“This is a knitting book full of great ideas for knitting with typography. It’s suitable for all knitting skill levels. The introduction includes how to customize projects, information about yarn and gauging and fairly complete diagrams for a beginning knitter. My favourite stranded projects include the Slab Serif collegiate looking children’s backpack, the French press cozy with the word CAFE in a stenciled inspired font (pictured on the cover) and calligraphic black letter e-reader cover with the words “ex libris”. There are a lot more projects than that, including some great children’s projects. The 3D letters pictured on the cover are more involved with more seaming and shaping, and more advanced knitters would have fun with those. As well as the LOVE pillows, there are also bookends that are the letters A and Z for witty knitty fun.” (Adapted from Amazon.co.uk review)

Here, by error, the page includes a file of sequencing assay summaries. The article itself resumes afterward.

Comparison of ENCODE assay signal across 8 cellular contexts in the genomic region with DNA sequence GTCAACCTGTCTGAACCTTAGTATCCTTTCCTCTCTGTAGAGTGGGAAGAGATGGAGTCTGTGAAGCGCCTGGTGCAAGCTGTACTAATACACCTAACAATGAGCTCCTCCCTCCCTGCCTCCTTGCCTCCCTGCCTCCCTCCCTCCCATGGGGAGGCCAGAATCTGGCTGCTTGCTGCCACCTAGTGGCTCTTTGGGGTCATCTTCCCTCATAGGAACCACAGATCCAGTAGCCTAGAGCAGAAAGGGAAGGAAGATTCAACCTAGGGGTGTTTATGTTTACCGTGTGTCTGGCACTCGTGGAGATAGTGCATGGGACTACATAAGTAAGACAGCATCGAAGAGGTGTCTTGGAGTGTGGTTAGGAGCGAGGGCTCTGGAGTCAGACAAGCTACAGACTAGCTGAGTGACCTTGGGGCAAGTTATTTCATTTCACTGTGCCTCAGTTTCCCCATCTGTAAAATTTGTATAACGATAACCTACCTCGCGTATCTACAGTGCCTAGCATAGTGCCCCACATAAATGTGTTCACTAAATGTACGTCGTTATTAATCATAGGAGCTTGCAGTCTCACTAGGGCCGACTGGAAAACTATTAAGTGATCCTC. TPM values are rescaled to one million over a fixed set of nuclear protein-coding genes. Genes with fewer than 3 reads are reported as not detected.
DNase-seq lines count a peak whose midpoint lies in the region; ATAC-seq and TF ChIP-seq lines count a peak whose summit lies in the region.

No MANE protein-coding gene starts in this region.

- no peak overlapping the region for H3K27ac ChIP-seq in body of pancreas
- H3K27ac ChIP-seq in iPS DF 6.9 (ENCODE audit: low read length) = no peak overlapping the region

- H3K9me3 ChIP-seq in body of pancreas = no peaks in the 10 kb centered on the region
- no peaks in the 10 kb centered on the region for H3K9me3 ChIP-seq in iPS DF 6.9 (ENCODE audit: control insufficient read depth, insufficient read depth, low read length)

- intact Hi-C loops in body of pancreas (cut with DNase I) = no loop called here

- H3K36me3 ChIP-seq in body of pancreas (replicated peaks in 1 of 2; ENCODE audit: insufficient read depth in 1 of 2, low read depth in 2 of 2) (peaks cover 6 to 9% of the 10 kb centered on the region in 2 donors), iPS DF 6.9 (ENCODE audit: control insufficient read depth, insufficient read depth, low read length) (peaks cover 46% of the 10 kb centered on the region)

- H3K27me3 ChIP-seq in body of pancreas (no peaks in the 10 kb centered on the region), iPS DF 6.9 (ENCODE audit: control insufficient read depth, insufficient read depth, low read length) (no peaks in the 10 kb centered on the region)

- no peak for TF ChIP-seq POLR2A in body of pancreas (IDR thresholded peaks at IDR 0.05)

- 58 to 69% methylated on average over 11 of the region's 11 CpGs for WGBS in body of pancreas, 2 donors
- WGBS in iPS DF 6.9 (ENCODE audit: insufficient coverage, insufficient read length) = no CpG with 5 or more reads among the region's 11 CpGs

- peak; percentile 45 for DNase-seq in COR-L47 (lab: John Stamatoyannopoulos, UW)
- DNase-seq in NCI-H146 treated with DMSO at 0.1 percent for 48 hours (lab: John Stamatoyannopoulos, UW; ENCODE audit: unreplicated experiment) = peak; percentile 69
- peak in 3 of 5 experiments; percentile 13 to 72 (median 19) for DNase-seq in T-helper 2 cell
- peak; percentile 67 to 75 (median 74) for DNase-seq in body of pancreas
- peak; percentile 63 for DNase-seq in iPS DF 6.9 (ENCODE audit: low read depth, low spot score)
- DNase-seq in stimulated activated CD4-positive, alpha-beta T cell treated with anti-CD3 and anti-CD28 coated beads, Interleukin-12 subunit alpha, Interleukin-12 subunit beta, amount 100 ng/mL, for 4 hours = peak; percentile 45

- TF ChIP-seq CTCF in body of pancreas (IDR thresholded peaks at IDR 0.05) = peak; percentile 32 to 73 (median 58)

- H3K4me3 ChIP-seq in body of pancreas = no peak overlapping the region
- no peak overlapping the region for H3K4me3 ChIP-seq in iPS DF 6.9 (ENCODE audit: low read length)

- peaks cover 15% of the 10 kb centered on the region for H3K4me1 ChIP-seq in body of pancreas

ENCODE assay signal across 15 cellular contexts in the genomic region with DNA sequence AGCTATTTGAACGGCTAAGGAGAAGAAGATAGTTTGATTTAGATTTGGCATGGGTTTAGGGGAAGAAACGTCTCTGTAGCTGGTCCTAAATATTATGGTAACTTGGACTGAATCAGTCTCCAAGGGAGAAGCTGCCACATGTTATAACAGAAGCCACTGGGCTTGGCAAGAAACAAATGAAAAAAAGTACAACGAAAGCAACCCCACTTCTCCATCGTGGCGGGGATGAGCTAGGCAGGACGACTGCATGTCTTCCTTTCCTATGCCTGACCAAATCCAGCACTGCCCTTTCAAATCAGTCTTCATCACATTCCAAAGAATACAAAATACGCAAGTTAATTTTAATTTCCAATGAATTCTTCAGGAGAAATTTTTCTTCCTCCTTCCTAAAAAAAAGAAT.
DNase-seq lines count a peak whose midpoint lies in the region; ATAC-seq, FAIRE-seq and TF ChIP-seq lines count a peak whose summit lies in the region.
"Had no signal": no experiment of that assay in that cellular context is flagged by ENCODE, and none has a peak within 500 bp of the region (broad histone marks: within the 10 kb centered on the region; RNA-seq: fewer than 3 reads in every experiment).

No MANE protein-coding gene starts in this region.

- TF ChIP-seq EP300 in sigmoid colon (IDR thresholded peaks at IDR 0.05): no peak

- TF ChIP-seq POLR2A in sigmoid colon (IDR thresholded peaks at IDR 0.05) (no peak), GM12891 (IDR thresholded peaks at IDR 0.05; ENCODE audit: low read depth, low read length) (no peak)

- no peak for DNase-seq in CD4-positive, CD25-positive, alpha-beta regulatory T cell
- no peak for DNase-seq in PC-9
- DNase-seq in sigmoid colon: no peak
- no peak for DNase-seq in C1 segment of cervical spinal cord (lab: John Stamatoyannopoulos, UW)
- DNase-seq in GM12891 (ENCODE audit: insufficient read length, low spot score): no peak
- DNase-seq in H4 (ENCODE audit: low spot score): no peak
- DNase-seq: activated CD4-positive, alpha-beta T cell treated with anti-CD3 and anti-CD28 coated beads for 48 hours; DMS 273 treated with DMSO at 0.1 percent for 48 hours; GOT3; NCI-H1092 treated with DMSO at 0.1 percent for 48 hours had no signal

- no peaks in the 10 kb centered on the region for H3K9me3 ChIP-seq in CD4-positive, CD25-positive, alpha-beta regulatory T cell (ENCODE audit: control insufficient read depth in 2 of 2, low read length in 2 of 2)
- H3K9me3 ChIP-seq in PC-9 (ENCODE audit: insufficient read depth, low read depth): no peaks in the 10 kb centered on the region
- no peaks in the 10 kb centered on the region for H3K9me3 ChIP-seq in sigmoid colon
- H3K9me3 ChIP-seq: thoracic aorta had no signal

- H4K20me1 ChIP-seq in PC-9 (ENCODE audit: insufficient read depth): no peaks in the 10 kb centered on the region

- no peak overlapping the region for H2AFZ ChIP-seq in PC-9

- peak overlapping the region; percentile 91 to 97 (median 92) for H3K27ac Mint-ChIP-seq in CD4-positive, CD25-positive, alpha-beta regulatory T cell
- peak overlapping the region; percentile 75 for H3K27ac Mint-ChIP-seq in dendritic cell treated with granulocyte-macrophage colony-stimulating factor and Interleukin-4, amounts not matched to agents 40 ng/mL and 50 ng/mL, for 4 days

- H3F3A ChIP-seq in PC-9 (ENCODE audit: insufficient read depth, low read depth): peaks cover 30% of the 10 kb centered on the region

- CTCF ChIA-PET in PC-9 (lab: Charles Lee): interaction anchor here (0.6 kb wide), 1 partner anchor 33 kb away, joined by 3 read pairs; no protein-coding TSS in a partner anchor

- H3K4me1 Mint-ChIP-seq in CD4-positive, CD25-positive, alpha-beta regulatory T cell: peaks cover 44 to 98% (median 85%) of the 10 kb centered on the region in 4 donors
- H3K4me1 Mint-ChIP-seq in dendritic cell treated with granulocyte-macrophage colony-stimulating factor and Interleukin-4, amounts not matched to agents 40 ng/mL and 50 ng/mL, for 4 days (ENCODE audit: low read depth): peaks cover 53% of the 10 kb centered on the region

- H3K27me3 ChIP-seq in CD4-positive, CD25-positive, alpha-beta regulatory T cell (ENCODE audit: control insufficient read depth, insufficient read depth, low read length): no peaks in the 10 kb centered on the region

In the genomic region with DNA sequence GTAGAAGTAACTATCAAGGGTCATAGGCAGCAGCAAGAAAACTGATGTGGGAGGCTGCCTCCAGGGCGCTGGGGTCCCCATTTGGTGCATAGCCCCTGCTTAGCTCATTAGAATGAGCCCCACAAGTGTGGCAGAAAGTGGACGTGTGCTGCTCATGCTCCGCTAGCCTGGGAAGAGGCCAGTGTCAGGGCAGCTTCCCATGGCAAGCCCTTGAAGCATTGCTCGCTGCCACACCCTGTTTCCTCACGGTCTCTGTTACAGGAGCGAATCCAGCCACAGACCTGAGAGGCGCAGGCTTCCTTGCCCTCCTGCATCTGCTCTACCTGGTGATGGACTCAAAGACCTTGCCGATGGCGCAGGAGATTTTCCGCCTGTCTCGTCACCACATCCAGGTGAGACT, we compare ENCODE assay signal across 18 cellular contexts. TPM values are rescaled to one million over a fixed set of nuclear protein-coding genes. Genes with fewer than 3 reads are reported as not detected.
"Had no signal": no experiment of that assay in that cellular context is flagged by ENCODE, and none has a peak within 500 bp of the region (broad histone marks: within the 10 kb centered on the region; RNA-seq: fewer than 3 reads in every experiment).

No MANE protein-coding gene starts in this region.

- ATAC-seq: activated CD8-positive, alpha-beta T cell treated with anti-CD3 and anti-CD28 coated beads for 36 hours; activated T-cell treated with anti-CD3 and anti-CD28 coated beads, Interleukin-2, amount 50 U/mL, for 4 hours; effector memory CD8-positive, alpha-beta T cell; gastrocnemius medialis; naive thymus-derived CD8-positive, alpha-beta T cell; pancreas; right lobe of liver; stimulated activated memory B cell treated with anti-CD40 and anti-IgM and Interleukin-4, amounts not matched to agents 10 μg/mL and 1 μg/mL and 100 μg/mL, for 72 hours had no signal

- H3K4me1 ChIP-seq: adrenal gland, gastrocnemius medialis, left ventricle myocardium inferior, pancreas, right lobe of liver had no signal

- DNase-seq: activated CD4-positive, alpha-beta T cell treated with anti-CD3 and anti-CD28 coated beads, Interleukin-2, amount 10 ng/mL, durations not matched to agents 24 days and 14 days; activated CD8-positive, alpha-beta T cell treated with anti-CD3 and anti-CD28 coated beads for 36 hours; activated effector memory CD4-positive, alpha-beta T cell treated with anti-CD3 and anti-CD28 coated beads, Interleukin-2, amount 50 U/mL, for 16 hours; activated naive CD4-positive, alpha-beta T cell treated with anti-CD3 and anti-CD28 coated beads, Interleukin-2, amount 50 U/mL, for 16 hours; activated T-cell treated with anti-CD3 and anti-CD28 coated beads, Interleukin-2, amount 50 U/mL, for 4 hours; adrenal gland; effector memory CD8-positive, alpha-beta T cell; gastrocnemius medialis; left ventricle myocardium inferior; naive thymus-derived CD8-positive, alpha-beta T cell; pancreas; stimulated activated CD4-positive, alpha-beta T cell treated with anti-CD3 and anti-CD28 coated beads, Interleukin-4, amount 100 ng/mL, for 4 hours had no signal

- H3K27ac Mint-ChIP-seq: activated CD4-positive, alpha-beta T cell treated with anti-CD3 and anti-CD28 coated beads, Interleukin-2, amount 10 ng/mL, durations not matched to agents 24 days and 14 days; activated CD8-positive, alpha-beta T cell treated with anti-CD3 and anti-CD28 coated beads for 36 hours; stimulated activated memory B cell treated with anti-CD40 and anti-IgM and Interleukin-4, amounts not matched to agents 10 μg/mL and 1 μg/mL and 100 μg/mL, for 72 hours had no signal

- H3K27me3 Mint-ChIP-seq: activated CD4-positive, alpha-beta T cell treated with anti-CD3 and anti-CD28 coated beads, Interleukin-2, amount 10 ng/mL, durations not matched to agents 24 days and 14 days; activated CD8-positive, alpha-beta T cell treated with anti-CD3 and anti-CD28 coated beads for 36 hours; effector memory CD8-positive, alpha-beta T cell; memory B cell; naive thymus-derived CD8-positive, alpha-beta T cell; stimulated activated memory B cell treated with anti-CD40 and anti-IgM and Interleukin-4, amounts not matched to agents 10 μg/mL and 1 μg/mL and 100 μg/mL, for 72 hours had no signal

The shape of knitting : a master class in increases, decreases, and other forms of shaping : with 20+ projects / Lynne Barr ; photographs by Thayer Allyson Gowdy ; photostyling by Karen Schaupeter.
” Lynne Barr is one of my favourite brains in knitting. She’s not afraid to explore, de-and re-constuct to hit on something new and inventive. In this book Lynne searches methodes for shaping flat and dimensional knotted fabrics, as well as, new techniques she has mastermanded. Twenty-four fashion-fresh projects make exploring these skills a fascinating adventure!”–Publisher’s description (courtesy of Syndetics)
Tea cosies / Jenny Occleshaw.
“This book has a delightful collection of unique, easy-to-make tea cosies to cheer every table. It includes projects duitable for experienced crafters and newcomers alike and, every project is explained using easy-to-follow instructions”.–Publisher’s description (courtesy of Syndetics)